Now, neither of the aforementioned approaches are effective; they are both dysfunctional. But it's a cycle that’s completely avoidable for someone who, despite making these mistakes is willing to reassess the way they show up online, by incorporating focus in their branding.
OK, But Despite Lacking Focus, I’m Already Creating Valuable Content
Socializing with others who share the same values as you but might not be perfectly positioned to work with you is still valuable because it builds brand awareness and could possibly get you in front of an ideal client. At the end of the day, it’s the ideal clients who are the better referrals sources, who generate financial growth, fuels your success rating and by extension, the marketing efforts for your business. Therefore, don't get comfortable with “creating valuable content” alone. Go a step further and create content that also has a clear measurable objective.
In order to do that, you need to know what you do to get clarity on who it’s for, to understand how to approach talking about it. Real precision comes from understanding who a specific objective fits; not from creating content that’s one day telling someone how to build a website and the next, you’re giving them electrical installation advice.
How All This Works
Despite being a design company, the clients I’ve been able to acquire came through my writing and in addition to helping them find their focus online, one client was able to earn quite a bit of media attention for his brand (without paying for any of it) all because of his voice. The trickle-down effect has been quite amazing to watch with local celebrities and public figures paying to actually work with him. When the concept of ‘the voice’ is mentioned locally, it’s typically rooted in a lot of generic information that either doesn’t do a good enough job or doesn't help someone interested in branding understand where ‘the voice’ comes from in order to fully appreciate its make up. But, if you want to attract clients who are compatible with your core values, you need the foundation I mentioned earlier. Otherwise, you’ll attract clients who tend to be a nightmare to work with. If “the voice is how you communicate", wouldn’t it make sense for your conversations to be rooted in the focus of your brand? In which case, wouldn't it mean before you can actually gain clarity on the voice of your brand you’ll need to find the focus of your brand first? To get to the point about what you do, I created a simple 12-page DIY workbook. Use the information you find to begin the journey of honing in on your voice and by extension, attracting ideal clients with the content you create.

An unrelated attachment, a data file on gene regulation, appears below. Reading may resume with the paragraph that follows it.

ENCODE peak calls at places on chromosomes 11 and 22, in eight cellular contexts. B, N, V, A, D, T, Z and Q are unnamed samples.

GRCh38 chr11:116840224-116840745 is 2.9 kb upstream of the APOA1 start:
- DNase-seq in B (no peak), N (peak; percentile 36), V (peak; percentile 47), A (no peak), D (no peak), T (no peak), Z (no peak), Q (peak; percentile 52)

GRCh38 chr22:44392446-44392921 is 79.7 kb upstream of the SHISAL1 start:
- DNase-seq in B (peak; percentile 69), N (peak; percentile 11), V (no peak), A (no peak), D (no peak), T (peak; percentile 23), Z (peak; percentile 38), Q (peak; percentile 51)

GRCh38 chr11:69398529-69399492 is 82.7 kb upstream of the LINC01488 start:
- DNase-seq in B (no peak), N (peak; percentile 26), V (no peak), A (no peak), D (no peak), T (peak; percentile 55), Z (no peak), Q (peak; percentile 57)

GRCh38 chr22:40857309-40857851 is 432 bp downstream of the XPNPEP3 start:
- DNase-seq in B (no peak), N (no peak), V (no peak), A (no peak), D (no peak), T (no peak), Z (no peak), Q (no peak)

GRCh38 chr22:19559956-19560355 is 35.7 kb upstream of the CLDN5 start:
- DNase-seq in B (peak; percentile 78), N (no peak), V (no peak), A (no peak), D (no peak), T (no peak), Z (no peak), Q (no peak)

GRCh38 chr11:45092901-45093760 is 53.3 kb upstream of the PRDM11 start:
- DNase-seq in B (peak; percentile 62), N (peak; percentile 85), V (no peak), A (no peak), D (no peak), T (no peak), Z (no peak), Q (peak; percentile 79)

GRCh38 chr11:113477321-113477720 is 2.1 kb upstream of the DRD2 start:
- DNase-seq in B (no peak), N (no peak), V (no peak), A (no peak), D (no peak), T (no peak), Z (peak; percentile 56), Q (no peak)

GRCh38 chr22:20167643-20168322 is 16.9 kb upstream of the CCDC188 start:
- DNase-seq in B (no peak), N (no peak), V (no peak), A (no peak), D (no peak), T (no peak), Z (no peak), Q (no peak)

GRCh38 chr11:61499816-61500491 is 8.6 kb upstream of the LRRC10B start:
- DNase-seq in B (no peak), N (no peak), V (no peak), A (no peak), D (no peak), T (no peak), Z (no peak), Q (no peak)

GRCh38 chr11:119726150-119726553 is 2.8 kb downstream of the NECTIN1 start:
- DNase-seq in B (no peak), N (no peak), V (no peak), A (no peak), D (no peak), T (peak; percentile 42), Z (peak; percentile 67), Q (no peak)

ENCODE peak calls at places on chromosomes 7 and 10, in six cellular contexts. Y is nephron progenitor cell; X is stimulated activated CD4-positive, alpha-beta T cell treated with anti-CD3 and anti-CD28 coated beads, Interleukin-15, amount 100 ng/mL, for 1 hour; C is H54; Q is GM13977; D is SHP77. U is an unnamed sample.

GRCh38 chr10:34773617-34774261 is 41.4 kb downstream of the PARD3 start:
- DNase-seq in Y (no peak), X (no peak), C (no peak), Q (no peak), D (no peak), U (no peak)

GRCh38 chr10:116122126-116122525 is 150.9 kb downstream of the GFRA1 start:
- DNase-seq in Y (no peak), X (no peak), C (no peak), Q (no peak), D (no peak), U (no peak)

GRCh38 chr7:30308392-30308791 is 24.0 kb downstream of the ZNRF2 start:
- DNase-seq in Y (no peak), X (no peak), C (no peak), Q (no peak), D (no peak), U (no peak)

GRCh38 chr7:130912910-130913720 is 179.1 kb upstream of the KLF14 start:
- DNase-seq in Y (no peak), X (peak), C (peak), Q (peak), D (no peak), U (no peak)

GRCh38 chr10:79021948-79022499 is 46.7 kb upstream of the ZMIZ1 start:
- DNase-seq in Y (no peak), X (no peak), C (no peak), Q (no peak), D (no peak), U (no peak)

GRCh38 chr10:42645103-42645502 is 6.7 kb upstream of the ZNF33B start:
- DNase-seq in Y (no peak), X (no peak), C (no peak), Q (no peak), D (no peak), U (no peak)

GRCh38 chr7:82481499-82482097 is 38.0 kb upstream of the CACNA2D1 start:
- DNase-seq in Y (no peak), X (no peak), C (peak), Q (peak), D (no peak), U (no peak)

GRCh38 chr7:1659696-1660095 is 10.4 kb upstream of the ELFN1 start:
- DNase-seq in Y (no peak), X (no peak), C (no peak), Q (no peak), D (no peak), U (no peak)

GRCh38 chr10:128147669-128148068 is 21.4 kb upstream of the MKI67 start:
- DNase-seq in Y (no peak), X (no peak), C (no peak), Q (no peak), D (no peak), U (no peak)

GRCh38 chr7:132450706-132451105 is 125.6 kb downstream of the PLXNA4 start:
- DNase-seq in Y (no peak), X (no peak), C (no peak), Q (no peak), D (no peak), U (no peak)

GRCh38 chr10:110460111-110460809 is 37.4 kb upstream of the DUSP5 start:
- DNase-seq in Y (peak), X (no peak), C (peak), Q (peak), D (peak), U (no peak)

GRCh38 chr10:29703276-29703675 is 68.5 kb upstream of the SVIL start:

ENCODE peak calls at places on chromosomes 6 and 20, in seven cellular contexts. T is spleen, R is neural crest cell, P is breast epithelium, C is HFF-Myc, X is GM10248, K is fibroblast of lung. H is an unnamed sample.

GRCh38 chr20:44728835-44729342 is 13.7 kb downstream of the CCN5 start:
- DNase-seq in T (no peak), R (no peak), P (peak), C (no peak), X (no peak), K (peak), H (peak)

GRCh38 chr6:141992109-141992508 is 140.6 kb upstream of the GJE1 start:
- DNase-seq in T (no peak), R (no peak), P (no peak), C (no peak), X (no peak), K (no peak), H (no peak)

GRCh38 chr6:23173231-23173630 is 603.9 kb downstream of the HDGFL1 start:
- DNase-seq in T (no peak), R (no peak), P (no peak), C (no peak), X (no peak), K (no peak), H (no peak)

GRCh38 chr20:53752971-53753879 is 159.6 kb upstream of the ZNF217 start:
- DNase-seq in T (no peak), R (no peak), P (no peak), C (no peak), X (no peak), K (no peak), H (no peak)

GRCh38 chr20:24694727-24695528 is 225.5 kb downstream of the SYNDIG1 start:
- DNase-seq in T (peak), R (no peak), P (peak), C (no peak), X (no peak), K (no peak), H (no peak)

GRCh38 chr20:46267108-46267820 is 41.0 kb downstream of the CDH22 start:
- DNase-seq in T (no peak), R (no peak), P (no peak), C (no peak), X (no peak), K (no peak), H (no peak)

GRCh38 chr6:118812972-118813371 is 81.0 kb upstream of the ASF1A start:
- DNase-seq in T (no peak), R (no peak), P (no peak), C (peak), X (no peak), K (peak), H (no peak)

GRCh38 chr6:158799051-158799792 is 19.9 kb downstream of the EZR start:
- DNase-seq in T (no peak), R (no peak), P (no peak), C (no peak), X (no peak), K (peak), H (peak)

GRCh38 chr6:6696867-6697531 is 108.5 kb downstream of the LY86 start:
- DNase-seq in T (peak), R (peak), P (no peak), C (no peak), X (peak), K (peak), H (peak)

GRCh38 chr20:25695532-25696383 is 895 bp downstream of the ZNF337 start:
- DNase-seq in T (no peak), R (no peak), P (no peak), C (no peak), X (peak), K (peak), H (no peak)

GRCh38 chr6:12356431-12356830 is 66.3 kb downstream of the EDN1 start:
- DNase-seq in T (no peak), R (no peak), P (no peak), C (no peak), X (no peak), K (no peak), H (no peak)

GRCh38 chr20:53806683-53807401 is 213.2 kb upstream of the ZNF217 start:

“When you define the unique value of your work and your pricing first, you can then focus on who is most likely to appreciate the true value enough to pay your prices with enthusiasm.” – Nela Dunato
I am the Founder and Visual Brand Strategist at The BrandTUB **Already understand what you do? Put it online in one day with a One-Page website! **Learn more about The One-Page here **Or, Sign up to receive these weekly articles in your inbox if you’re not quite ready to work with me yet. And please share my article if you liked it